Whitebear: Walking the Path
This is a new blog, which will tell the story of my life. It will be a multipart series and it may not always follow chronological order. This story, based on factual circumstances, tells the tale of my journey to survive.
This is how it all began. It was an improbably snowy day in May; the year was 1960. A change was coming for a small city in the Midwest called Rockford, IL.
Time forged a new reality. Plummeting through the chaos and forced through an entryway, like a small person at a festival seating venue, I arrived a little bit early and I was exhausted, out of breath.
Almost immediately, strangers dressed all in white shuffled me off and locked me inside a glass chamber. These strangers would take me out of the cell I was in, touch, measure, and do tests on my bodily fluids. This was a very alien world. Later in life, my Mom would often tell me the story of how I was born like the John F. and Jacqueline Bouvier Kennedy’s youngest child, with an underdeveloped lung.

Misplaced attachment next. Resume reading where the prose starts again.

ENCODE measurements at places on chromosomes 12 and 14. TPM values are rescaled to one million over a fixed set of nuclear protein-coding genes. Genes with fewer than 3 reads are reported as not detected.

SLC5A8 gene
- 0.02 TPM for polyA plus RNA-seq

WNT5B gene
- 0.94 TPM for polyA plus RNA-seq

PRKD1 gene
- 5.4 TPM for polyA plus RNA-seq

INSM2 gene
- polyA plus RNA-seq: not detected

Patrick Bouvier Kennedy was born by emergency caesarean section five and a half weeks early at the Otis Air Force Base Hospital in Bourne, Massachusetts. His birth weight was 4 pounds 10 1/2 ounces (2.11 kg). Shortly after birth he developed symptoms of Hyaline Membrane Disease, also called Infant Respiratory Distress Syndrome (IRDS). He was transferred to Boston Children’s Hospital where he died two days later, following treatment in a hyperbaric chamber. His obituary in The New York Times stated that, at that time, all that could be done for a baby with Hyaline Membrane Disease was to “monitor the infant’s blood chemistry and to try to keep it near normal levels.”
After a few days passed, they returned me to the familiar environment from which I came. However, this time it was very different. The voices were the same and familiar, but I was now on the outside. The tears that fell that day were not only mine.
Note: This Chapter 1 is dedicated to my Mother who died after a lengthy battle with Cancer. I love you, Mom.